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Time Travel

Time Travel By Deborah Lynn In A Rip in the Veil by Anna Belfrage, Alexandr Lind finds herself several centuries back in time landing at the feet of a handsome Matthew Graham who has no earthly idea what to do with her. Sounds absolutely enchanting, doesn’t it? Who hasn’t dreamed of going back in time to a romantic tryst for a while? Hmmmmmm, lovely. It’s an extremely popular genre in the present day with countless books and movies dedicated to feeding our desires for time travel. In our time, it was first popularized by H. G. Wells' 1895 novel The Time Machine, but the idea has been floating around the human psyche for thousands of years. The Vishnu Purna talks about King Raivata Kakudmi traveling to heaven and meeting Brahma, the Creator, only to find when he returns that hundreds of years have passed. Then there is the Japanese story of Urashima-no-ko, a fisherman who goes to an undersea castle for a few days. When he returns 300 years have passed and all he knows is gone. Let's have one last example. The 1st-century BC Jewish scholar Honi ha-M'agel fell asleep for seventy years and when he woke up no one knew him…

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A Trip into Medieval England

1066   What Fates Imposed by G. K. Holloway reminded me of a wonderful holiday I took with some great friends to the very place that gave Holloway his mesmerizing topic. I am a an open and unashamed Anglophile. I admit it. I love the Queen. I love tea with milk (NOT cream). I love the Cotswolds. I’ve vacationed there so many times I can’t count. I’ve watched every single Endeavor and Morse series at least 3 times AND their spinoffs. I also adopt an English accent the minute the captain announces we are landing at Gatwick. Ta! I also adore English History. I once bored to death (my husband can vouch for this) a quiet, unobtrusive English couple, minding their own business, staying at our B&B, eating breakfast the same time as us with a complete and accurate recitation of all the kings and queens of THEIR country…in the correct chronological order. Mind the Gap! So it makes sense that I would have, at some point, visited the (holy!) site where the Battle of 1066 took place and the future of Britain was decided. That particular year we were staying in Rye, a gorgeously quaint town in the southeast of Kent…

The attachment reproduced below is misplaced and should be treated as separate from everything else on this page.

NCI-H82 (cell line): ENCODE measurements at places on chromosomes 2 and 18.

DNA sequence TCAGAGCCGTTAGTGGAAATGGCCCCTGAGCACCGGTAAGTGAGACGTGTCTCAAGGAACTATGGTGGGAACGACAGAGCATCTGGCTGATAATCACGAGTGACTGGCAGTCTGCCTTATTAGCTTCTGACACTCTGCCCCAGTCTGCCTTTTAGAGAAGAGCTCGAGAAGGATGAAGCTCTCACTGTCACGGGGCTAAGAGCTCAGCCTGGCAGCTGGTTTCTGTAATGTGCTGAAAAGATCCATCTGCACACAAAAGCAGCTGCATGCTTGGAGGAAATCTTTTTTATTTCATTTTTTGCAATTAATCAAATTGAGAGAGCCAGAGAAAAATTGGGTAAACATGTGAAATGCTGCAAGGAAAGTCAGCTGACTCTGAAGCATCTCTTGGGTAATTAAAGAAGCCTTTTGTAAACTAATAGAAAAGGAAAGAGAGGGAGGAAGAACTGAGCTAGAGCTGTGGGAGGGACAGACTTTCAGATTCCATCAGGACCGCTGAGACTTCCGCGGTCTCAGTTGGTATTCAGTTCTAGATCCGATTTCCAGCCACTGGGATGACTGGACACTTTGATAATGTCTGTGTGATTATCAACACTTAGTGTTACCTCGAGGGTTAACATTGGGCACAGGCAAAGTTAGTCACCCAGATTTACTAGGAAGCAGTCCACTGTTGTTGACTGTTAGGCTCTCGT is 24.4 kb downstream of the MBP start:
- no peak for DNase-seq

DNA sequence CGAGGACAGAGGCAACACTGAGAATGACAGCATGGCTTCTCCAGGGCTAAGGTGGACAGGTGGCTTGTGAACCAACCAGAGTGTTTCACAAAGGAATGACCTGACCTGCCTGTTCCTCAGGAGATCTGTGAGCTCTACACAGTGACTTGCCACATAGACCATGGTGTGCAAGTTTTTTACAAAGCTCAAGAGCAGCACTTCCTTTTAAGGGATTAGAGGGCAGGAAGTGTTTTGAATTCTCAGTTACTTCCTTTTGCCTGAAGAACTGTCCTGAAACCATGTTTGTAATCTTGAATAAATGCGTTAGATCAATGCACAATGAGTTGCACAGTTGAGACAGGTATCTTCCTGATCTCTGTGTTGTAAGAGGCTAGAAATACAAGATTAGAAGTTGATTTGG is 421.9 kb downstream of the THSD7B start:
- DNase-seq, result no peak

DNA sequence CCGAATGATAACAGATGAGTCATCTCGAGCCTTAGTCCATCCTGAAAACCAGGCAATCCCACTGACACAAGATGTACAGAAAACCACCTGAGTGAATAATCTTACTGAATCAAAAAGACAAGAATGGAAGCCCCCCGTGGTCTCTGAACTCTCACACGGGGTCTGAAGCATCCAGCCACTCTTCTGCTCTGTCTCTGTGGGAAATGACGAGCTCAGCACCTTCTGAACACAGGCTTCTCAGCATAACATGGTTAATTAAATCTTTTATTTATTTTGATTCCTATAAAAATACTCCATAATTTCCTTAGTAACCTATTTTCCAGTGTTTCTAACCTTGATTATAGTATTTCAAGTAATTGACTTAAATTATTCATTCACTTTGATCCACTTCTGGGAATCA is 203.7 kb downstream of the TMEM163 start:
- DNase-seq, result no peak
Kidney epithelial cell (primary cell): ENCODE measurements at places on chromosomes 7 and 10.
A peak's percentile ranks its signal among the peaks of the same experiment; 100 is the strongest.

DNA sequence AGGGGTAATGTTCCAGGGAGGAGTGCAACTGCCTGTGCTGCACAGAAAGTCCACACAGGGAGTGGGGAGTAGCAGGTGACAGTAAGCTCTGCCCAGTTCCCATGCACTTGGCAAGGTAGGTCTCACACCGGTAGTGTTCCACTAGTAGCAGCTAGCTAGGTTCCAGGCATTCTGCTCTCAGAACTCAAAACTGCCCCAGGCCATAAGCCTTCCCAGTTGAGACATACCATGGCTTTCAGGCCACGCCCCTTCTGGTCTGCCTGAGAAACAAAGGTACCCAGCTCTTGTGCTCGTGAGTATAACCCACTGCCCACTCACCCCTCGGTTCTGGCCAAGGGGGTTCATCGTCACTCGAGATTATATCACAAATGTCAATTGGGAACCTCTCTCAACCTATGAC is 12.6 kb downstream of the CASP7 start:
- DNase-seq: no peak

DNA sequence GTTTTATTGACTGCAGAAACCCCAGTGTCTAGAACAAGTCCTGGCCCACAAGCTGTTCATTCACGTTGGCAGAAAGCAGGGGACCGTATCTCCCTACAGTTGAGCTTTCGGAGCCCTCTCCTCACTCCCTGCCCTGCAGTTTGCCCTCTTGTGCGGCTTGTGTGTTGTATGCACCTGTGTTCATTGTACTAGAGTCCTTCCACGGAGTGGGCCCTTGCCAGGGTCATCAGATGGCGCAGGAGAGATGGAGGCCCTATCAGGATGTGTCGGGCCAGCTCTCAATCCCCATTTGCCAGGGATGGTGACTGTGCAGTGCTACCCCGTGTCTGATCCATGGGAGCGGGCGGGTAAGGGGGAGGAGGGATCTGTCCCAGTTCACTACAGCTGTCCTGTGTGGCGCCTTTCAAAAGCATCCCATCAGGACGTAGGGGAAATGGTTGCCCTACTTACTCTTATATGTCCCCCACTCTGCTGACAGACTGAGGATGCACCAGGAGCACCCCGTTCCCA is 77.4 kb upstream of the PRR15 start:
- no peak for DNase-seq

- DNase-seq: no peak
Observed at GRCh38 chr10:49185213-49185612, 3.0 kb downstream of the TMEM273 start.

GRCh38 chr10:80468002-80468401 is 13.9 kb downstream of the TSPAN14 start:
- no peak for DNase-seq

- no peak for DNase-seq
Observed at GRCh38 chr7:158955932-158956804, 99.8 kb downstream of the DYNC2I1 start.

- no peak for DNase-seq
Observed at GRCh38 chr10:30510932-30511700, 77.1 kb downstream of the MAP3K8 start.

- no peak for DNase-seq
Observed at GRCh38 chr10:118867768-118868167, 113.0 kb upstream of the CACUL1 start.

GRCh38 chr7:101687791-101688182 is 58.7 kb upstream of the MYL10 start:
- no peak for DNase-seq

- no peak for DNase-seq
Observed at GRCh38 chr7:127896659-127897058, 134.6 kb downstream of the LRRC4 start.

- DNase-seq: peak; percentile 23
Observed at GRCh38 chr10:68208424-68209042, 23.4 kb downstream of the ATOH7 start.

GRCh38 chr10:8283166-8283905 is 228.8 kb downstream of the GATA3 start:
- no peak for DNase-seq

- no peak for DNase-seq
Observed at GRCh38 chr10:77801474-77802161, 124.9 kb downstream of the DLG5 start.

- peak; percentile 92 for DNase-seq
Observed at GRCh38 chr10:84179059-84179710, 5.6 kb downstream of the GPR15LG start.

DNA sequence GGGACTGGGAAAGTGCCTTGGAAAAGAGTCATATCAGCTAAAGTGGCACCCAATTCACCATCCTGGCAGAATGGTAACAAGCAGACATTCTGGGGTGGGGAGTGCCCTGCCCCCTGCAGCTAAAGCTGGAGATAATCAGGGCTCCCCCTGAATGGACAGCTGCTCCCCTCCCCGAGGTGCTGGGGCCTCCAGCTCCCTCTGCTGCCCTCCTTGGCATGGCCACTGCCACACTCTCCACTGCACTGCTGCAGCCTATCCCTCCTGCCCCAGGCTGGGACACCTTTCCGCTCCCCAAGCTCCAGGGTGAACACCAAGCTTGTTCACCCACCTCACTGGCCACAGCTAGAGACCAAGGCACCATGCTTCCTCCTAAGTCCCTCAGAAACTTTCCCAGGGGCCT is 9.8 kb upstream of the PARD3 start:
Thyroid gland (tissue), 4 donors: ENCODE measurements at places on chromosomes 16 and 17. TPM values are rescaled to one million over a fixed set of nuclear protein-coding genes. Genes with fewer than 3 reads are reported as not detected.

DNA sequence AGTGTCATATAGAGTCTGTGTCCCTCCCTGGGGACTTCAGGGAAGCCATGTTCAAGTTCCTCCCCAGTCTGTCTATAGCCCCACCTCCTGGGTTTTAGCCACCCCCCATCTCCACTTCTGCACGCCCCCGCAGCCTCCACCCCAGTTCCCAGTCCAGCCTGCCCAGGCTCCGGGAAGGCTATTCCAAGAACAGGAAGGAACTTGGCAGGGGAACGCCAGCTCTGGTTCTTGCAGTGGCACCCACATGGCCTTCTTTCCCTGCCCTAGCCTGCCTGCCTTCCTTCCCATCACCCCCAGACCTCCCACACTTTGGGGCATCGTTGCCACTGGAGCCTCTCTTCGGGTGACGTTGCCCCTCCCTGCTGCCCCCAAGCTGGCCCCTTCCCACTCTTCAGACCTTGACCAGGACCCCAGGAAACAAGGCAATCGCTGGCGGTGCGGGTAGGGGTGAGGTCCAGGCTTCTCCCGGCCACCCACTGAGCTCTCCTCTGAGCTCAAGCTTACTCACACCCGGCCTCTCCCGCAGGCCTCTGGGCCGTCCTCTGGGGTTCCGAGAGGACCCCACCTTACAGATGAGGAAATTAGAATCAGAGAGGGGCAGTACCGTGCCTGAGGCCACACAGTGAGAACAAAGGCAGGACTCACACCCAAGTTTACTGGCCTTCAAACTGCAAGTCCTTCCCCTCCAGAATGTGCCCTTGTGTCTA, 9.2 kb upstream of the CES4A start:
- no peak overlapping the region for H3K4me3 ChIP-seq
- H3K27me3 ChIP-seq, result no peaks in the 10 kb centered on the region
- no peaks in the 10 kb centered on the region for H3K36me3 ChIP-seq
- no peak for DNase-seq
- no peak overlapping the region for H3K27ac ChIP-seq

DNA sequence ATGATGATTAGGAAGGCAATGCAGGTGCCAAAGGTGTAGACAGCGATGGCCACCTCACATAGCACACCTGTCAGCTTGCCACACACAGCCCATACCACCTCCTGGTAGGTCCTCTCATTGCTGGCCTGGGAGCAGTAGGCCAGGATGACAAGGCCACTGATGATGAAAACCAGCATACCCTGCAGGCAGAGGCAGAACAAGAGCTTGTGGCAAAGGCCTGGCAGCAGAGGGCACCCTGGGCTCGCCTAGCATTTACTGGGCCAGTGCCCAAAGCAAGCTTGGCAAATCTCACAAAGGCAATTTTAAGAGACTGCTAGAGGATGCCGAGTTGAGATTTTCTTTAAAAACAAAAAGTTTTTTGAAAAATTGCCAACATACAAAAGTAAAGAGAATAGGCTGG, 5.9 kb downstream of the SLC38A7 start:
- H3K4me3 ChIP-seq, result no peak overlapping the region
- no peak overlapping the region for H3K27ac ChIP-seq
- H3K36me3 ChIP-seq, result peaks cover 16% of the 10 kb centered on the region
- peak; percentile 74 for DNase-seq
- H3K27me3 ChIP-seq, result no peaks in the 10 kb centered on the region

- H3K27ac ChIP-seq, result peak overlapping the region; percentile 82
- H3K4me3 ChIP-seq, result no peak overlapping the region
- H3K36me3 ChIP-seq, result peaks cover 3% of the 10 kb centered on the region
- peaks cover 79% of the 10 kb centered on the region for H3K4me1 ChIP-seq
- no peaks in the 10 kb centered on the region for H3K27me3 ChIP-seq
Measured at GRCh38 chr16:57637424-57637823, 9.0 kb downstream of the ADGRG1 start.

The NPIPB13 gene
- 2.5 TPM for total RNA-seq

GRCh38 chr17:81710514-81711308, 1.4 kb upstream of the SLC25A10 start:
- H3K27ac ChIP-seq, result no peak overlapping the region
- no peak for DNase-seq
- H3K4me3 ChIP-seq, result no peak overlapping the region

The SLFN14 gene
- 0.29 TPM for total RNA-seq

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Ahh! Summer Reading & a Lovely Tomato Salad